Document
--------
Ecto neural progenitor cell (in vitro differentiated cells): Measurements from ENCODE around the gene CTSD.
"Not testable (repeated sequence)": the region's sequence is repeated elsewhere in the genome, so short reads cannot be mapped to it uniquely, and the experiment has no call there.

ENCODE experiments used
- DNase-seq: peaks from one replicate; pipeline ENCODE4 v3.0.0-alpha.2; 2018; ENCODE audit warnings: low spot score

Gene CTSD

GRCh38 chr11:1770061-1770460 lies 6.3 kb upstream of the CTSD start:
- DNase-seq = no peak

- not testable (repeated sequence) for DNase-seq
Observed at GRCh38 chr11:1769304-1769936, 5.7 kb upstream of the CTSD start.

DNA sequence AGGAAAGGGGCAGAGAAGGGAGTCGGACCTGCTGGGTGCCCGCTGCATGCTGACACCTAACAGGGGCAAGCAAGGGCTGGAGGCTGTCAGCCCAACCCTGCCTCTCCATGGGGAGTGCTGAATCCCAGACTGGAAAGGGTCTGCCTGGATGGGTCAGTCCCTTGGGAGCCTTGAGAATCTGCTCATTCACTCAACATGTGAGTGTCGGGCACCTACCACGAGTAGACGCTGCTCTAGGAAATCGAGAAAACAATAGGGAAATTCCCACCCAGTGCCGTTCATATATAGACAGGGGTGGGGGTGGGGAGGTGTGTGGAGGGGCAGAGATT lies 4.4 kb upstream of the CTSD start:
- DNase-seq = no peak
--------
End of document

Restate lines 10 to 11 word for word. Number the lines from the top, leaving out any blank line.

DNA sequence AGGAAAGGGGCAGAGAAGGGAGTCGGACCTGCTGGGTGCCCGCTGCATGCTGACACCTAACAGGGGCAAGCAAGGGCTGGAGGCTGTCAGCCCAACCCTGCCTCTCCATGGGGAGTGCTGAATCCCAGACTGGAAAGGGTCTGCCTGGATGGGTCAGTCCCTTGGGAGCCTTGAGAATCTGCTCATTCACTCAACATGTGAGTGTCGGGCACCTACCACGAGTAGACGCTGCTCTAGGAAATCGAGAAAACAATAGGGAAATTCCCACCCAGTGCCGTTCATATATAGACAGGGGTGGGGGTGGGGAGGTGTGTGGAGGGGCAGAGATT lies 4.4 kb upstream of the CTSD start:
- DNase-seq = no peak